Theme, or More To the Point

Confession: I think theme is the hardest thing to define when writing a story.

Often I don’t know the true story theme until I’m well into revision. What’s that you say? How can I write a novel without knowing what I’m writing about?

Great question.

Starting With Character

Honestly, I think all great stories are about the main character, their external and internal arcs, their emotional trajectory in particular (for more on that, see this post). Without seeing emotion on the page, without an understanding of what the character wants and how they set about getting it, most of us will not read on.

But every story must have a point, and as the author it’s incumbent upon me to find it, define it, and make it clear.pencil point

A few weeks ago I talked about the “Beat Sheet” in Save The Cat. Number 2 on the Beat Sheet list is “theme stated”, and it occurs on page 5 of a screenplay, which equates roughly to page 10-15 of a novel. So, if I don’t know what my story is about, how can I place that all-important theme or point on the page?

The good news is, that can come with revision. The bad news is – it must be found.

Defining the Point

I will need to know what I’m trying to say when I write a new novel, but for me, for my process, that often means getting something on the page first. Many (not all) of my ideas come from an image or a scene that pops into my head and resonates. A lot of those images arise from my subconscious and usually that means in dreams. That was true for The Charmed Children of Rookskill Castle, which was formed around the image of the chatelaine, and children in magical jeopardy during World War 2. It wasn’t until I was well into writing that I recognized the theme, which is “The power is within you”.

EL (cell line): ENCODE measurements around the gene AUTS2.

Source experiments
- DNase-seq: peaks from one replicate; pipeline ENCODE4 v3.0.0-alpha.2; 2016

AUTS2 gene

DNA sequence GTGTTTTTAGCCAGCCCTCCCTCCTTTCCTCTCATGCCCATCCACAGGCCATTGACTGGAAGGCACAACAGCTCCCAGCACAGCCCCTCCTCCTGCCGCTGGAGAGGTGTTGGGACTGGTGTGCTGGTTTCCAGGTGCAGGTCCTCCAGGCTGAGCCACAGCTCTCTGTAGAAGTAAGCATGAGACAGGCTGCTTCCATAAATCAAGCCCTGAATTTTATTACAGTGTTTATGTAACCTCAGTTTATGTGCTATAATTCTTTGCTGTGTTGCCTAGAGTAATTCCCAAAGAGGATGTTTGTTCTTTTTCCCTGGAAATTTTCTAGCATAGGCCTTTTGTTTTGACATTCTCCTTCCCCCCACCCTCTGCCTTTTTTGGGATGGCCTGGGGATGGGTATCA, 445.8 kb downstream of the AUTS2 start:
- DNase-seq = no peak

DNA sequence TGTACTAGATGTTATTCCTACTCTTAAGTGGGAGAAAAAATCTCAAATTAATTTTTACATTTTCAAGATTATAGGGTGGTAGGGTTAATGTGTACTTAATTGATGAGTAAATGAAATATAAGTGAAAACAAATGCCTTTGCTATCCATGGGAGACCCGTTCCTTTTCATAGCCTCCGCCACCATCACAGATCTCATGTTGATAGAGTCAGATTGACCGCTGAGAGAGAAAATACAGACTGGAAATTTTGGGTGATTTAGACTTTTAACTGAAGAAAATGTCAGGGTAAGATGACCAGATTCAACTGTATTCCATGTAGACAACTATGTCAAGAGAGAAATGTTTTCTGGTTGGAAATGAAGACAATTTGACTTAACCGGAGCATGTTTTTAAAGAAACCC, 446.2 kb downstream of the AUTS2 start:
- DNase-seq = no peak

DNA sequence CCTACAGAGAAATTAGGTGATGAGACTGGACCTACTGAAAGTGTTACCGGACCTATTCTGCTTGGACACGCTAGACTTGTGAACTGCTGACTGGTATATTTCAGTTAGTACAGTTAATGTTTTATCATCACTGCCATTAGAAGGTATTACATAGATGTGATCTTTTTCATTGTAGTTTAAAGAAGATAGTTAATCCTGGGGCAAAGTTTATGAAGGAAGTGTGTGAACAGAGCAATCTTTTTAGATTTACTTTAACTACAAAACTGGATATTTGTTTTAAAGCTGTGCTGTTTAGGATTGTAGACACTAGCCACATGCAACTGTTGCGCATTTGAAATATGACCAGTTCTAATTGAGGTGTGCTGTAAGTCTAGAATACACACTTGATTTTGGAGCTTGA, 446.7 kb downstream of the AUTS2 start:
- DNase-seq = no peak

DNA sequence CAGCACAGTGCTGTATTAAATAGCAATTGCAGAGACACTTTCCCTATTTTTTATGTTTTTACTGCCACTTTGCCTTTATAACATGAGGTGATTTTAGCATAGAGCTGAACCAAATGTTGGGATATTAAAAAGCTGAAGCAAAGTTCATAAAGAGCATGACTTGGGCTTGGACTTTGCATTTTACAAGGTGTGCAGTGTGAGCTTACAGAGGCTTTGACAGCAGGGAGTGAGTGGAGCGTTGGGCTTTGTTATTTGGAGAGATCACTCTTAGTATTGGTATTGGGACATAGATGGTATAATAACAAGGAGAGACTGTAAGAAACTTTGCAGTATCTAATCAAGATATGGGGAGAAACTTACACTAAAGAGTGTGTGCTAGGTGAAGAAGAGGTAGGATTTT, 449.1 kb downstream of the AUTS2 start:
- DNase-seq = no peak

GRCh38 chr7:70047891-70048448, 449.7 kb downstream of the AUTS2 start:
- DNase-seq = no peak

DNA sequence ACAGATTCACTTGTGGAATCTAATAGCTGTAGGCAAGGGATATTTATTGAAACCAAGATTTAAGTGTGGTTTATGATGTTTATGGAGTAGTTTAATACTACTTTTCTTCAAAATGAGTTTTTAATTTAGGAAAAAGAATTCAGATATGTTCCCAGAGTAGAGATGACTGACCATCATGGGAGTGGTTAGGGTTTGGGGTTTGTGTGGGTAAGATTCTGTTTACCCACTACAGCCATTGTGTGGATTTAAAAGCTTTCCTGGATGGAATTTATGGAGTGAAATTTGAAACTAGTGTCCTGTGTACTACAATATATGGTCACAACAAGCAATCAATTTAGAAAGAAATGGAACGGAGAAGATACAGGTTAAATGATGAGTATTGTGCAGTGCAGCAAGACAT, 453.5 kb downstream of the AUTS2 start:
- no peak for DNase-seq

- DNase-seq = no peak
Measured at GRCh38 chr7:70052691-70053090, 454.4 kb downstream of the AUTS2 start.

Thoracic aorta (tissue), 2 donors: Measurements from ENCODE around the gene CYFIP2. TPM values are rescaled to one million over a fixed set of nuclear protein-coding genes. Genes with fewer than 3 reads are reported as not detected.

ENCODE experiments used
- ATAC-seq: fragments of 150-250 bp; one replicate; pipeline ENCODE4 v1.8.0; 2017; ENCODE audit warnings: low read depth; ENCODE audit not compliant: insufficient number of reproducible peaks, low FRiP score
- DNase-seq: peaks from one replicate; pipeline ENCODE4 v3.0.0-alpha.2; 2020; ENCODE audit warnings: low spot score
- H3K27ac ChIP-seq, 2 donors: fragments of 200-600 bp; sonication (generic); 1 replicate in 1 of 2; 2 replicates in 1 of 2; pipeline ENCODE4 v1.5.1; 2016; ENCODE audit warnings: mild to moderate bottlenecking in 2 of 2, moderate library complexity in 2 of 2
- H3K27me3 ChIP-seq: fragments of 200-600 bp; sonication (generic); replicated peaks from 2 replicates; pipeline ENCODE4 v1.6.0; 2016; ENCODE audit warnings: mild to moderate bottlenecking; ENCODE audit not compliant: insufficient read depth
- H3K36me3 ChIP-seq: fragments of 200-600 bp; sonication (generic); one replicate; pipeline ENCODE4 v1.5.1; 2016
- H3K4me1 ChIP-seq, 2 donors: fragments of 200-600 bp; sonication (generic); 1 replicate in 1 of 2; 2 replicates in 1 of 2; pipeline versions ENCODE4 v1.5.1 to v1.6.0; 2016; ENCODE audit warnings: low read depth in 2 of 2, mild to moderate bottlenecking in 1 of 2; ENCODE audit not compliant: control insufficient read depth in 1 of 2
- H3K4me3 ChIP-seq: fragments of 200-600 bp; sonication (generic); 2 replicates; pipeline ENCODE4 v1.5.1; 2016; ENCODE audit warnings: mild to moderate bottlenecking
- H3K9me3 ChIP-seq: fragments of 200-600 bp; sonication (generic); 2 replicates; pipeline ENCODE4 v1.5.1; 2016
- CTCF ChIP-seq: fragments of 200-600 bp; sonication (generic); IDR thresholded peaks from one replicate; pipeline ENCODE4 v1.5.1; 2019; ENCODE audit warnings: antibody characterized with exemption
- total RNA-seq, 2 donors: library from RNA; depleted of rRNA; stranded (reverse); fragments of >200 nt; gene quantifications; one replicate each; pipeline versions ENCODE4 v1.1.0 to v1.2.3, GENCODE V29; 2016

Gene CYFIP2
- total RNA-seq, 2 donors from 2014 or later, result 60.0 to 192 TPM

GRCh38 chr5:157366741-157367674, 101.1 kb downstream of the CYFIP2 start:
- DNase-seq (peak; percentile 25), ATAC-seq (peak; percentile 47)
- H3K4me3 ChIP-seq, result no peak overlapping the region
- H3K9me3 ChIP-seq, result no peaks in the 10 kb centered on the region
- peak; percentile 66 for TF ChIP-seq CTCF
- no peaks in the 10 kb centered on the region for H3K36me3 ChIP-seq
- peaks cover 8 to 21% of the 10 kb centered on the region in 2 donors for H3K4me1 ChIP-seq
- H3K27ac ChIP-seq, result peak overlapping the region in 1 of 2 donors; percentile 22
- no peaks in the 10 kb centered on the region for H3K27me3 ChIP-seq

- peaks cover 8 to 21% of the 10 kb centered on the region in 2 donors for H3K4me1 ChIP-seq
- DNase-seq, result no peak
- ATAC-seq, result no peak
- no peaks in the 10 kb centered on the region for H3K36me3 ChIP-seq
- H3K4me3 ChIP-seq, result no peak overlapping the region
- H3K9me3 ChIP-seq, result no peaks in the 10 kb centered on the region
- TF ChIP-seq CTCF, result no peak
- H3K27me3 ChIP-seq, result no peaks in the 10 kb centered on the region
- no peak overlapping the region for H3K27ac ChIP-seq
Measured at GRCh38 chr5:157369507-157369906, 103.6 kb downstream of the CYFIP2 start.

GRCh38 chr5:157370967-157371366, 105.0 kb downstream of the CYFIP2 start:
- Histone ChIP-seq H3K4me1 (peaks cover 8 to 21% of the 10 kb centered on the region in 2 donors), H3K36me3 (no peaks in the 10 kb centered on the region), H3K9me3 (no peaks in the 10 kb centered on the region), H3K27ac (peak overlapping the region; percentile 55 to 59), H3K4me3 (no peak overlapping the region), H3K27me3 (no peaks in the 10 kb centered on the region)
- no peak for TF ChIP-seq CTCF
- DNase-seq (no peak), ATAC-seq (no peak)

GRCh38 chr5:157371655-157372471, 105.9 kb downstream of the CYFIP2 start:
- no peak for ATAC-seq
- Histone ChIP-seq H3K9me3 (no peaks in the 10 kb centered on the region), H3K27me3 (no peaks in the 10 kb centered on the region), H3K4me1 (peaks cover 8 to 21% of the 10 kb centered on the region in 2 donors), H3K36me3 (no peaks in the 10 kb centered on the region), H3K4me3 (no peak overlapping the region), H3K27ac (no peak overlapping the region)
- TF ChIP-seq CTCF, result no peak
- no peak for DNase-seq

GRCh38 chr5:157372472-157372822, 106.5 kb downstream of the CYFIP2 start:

And I will say this: themes can usually be expressed very simply, and often by cliché – such as “There’s no place like home”, or “You can’t judge a book by its cover”.

My newest work in progress just gained its theme, which is “Be the one who stands in the way of evil.” I found it while trying to summarize the story in a short 50 word paragraph (as in book jacket content) – a great exercise I highly recommend.

Hopefully you’ll be able to judge for yourself whether I’ve made that point.

How about you? When and how do you discover your story’s theme?